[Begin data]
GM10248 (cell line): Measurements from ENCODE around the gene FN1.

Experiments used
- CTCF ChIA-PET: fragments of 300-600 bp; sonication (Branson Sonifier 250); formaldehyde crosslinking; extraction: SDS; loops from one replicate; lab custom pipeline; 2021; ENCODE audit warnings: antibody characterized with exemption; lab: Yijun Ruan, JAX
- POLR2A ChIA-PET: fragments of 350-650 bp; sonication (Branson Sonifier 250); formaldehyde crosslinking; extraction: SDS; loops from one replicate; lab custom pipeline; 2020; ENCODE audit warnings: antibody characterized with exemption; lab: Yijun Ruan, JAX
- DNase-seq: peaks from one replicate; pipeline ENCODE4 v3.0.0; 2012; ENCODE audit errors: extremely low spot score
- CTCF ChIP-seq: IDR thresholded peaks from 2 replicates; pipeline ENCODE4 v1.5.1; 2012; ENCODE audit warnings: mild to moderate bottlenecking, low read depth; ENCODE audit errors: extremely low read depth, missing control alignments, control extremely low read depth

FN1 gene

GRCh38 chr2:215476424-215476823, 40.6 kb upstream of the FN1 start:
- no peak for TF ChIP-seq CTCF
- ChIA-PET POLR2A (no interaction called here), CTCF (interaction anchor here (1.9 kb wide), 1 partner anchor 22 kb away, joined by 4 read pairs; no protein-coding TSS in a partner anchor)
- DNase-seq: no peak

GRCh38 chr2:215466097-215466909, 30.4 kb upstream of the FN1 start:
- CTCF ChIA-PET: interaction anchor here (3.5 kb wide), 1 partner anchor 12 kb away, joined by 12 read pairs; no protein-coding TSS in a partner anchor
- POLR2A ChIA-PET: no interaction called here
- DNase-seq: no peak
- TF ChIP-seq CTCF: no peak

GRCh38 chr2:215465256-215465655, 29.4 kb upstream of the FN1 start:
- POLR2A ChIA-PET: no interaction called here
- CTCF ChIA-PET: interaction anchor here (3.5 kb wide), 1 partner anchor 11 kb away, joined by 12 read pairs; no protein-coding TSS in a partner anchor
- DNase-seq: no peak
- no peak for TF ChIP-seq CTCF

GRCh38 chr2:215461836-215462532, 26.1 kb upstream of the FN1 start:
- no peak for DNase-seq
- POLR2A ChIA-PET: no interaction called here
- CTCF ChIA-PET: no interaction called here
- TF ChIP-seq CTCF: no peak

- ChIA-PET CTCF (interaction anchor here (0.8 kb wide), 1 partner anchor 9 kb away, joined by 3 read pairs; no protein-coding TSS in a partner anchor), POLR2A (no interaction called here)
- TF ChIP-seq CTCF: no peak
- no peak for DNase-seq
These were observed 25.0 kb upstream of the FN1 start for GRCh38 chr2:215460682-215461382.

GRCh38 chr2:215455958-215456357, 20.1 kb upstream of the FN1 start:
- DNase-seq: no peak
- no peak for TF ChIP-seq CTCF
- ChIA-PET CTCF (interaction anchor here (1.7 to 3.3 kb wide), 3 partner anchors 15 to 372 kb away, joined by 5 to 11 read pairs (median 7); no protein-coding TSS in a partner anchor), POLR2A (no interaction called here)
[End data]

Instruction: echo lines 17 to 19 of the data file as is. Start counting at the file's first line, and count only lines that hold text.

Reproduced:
GRCh38 chr2:215465256-215465655, 29.4 kb upstream of the FN1 start:
- POLR2A ChIA-PET: no interaction called here
- CTCF ChIA-PET: interaction anchor here (3.5 kb wide), 1 partner anchor 11 kb away, joined by 12 read pairs; no protein-coding TSS in a partner anchor